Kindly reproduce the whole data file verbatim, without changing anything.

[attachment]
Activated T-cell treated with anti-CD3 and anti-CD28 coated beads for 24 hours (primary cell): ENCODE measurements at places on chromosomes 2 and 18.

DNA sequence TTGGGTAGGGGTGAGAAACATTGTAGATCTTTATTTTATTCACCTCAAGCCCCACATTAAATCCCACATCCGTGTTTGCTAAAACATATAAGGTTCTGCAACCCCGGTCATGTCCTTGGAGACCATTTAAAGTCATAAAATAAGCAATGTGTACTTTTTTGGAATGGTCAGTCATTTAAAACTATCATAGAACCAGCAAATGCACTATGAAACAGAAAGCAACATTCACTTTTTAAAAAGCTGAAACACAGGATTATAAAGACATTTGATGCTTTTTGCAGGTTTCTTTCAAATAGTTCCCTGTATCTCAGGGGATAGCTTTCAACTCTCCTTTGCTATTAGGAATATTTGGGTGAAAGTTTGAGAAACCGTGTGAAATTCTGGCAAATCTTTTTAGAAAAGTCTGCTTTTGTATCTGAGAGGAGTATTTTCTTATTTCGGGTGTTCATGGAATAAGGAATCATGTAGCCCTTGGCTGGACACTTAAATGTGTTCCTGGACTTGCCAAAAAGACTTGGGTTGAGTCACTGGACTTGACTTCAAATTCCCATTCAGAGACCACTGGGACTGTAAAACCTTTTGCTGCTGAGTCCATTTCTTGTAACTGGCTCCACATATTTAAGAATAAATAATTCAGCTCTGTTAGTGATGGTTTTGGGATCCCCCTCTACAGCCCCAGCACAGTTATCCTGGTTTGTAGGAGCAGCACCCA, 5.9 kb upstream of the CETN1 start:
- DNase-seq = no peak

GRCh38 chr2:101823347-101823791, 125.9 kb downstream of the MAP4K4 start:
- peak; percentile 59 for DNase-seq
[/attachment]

Activated T-cell treated with anti-CD3 and anti-CD28 coated beads for 24 hours (primary cell): ENCODE measurements at places on chromosomes 2 and 18.

DNA sequence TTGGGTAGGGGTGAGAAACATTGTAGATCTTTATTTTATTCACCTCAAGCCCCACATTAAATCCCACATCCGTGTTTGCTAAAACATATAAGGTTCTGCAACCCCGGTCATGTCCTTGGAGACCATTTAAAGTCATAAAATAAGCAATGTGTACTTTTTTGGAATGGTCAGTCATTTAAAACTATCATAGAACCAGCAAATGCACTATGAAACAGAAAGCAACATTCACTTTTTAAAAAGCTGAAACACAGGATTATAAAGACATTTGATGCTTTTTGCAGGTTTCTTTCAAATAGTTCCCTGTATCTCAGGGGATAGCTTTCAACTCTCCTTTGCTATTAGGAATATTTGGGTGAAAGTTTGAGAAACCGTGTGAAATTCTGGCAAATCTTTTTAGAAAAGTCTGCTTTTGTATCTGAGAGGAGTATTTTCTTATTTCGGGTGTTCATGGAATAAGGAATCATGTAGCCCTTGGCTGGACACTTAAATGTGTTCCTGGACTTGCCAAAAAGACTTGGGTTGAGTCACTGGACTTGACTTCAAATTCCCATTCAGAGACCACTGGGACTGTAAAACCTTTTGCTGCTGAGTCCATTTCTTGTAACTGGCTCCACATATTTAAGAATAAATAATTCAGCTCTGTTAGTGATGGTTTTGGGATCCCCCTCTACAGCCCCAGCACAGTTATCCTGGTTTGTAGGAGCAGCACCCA, 5.9 kb upstream of the CETN1 start:
- DNase-seq = no peak

GRCh38 chr2:101823347-101823791, 125.9 kb downstream of the MAP4K4 start:
- peak; percentile 59 for DNase-seq